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Re: Making QEMU easier for management tools and applications

From: Michal Privoznik
Subject: Re: Making QEMU easier for management tools and applications
Date: Tue, 7 Jan 2020 11:55:55 +0100
User-agent: Mozilla/5.0 (X11; Linux x86_64; rv:68.0) Gecko/20100101 Thunderbird/68.3.1

On 1/7/20 10:36 AM, Kevin Wolf wrote:
The easy way out would be tying libvirt to a specific QEMU version. And
I'm only half joking.

If libvirt didn't exist yet and we needed a management library for QEMU,
what we would build now would probably not look much like libvirt looks
today. We wouldn't try to have basic support for every hypervisor out
there, but integrate it much closer with QEMU and avoid much of the
backwards compatibility requirements that the interface between QEMU and
libvirt has (which requires us to deal with compatibility twice for

By doing this, you would force your consumers to implement compatibility layer each on their own. Freshly finished blockdev is a beautiful example - OpenStack, oVirt and whatnot - they all are/can use blockdev without even noticing, because the API provided by libvirt is stable and provides abstraction, i.e. you don't need to change anything in your domain XML to use blockdev.

Of course, you can apply the argument one more time and have mgmt application tied to a specific version of qemu. But even that is not good enough, because with backports version is just meaningless number.

Maybe it would even be part of the QEMU repository, allowing a single
patch series to implement a new feature in the system emulator and
expose it in the API immediately instead of waiting for the next QEMU
release before libvirt can even think about implementing support for it.

Thing is, it's not just qmp that a mgmt application has to master, it's also process managing (and with growing number of helper binaries this is not as trivial as fork() + exec()). This would need to be the bare minimum your API layer has to provide to be consumable by anybody. But then you have some advanced subsystems to take care of (CGroups, SELinux, etc.) which are used heavily by OpenStack. oVirt and friends.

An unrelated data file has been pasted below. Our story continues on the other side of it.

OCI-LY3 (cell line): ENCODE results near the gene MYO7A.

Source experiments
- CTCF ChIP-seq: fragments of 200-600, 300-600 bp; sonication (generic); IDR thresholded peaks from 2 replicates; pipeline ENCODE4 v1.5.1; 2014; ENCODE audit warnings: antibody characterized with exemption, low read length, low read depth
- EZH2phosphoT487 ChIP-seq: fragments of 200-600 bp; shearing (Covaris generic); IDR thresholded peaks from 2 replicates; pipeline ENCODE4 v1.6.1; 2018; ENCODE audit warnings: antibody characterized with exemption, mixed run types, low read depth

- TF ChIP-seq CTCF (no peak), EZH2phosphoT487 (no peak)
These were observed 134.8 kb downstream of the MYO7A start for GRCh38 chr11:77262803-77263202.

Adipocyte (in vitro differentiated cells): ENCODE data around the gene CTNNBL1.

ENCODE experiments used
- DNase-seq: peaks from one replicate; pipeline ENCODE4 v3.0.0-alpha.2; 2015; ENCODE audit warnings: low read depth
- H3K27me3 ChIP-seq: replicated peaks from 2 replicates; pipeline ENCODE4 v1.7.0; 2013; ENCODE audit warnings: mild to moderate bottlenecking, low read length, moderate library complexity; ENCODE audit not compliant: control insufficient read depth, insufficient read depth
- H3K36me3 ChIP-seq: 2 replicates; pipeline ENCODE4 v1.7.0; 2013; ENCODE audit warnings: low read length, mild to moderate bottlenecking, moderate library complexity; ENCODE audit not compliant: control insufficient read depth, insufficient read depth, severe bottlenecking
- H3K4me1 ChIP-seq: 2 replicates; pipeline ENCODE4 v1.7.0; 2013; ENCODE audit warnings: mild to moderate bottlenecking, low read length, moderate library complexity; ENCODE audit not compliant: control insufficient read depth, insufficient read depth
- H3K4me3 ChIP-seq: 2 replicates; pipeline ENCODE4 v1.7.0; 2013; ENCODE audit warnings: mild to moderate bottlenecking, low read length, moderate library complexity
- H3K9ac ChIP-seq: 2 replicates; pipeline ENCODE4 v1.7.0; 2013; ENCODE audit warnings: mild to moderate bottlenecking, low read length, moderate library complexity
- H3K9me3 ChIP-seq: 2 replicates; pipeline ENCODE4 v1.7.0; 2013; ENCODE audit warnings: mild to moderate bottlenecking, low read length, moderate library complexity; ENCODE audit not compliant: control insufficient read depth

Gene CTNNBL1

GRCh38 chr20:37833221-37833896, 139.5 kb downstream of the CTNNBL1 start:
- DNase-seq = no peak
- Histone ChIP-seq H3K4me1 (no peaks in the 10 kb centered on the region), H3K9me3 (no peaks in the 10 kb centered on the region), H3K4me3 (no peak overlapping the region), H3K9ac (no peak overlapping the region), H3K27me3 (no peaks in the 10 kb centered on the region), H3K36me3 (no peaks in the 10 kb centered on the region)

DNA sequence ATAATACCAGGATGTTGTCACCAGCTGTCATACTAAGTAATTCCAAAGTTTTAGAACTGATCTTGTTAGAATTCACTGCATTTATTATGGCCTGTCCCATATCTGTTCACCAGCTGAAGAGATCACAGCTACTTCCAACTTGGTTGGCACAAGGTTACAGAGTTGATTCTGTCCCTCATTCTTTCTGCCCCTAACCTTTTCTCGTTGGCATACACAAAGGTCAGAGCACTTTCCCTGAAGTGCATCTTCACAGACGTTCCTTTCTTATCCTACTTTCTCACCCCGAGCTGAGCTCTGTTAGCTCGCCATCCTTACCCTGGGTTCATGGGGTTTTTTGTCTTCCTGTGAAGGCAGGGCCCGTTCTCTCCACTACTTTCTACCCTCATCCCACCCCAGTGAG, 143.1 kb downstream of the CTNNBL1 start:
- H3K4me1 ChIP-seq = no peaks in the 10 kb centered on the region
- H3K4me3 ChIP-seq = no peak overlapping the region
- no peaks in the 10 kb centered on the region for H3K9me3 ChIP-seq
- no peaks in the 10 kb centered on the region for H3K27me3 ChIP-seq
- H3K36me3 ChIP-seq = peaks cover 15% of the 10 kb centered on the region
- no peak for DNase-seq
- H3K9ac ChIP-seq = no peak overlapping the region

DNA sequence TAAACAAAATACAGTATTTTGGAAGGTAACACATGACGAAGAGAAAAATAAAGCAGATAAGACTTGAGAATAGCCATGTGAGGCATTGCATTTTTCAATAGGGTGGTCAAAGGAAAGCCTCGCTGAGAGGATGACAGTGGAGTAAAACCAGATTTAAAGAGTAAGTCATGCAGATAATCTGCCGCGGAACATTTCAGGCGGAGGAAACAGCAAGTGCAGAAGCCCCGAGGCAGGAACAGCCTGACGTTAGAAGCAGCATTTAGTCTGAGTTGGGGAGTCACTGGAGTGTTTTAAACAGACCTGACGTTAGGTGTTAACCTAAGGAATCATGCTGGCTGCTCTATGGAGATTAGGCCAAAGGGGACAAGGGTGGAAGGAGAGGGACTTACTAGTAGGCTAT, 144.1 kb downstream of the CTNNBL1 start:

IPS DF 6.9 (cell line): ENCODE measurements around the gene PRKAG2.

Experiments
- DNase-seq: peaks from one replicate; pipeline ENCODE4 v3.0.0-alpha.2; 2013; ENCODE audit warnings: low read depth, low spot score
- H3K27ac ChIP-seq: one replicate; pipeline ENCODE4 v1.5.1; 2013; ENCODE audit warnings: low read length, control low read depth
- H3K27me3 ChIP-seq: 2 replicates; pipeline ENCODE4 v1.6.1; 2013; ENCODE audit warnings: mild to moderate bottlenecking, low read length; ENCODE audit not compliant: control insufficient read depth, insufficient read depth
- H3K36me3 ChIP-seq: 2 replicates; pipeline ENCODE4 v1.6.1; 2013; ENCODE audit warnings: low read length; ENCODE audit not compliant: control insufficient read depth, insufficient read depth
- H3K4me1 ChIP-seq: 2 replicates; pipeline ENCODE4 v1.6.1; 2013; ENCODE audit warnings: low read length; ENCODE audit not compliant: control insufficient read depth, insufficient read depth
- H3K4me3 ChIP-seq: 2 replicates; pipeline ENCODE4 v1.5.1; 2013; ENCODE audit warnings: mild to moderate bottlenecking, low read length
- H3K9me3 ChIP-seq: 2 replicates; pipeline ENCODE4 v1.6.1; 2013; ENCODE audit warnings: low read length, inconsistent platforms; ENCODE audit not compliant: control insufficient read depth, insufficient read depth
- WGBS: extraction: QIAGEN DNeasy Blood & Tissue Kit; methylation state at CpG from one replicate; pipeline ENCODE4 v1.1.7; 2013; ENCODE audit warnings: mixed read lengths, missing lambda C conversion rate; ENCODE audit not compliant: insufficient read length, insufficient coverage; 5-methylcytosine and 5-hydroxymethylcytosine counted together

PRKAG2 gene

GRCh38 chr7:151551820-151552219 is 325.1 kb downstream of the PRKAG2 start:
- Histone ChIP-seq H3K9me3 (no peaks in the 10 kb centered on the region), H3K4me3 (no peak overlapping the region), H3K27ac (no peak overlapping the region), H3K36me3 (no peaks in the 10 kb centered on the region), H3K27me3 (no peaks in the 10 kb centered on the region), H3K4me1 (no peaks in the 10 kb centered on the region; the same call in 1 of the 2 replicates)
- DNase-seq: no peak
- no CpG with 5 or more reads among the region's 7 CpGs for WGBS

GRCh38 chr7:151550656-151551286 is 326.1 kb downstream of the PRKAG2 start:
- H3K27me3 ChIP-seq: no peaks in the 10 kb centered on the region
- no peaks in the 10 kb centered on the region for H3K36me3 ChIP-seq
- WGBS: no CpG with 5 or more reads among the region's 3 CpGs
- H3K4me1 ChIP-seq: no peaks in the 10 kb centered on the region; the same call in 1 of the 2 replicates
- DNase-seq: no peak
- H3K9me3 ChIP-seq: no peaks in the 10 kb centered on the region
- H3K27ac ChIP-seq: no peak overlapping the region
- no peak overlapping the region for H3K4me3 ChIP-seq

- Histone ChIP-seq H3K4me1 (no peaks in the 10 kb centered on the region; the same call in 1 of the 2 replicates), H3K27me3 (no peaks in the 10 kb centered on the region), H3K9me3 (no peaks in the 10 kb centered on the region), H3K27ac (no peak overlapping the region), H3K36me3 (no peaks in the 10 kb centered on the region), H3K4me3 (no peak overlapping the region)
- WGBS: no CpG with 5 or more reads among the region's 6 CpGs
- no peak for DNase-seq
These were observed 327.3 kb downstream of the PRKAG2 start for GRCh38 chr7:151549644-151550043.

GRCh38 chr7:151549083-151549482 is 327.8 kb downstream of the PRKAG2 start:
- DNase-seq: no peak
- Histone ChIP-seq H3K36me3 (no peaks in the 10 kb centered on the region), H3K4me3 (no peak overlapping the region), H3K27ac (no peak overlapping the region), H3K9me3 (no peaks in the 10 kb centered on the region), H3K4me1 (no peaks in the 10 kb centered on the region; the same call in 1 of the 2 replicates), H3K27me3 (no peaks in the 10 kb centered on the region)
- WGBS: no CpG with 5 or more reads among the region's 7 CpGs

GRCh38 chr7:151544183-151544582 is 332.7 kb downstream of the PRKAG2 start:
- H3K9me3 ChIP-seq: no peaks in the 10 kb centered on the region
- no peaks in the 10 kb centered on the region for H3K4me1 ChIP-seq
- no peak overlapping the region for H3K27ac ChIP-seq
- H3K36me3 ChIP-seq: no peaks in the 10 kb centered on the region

So should libvirt move in that direction? Do people actually still make
much use of its multi-hypervisor nature, or would it make sense to split
it into separate libraries for each hypervisor that can be much tighter
integrated with (a specific version of) the respective hypervisor?

Truth to be told, I don't think libvirt is held back by its attempts to provide hypervisor agnostic APIs. Sure, it leads to some weirdness (e.g. different naming in libvirt and qemu), but as a libvirt developer I don't remember feeling blocked by this multi-hypervisor nature (not to mention that this has saved us couple of times).

Also, it would be not correct to think that a feature is implemented for all hypervisors in libvirt. I mean, when implementing a feature I usually implement it only for qemu driver and don't even look at other drivers (unless I'm doing a change in a core that causes build failures). On the other hand, I do sometimes review patches posted by developers from other companies which have interest in different hypervisors (e.g. there is a SUSE guy working on LXC driver, and another SUSE guy working on libxenlight (basically Xen)), so I do spend some time not working on qemu driver, but I'd say it's negligible.


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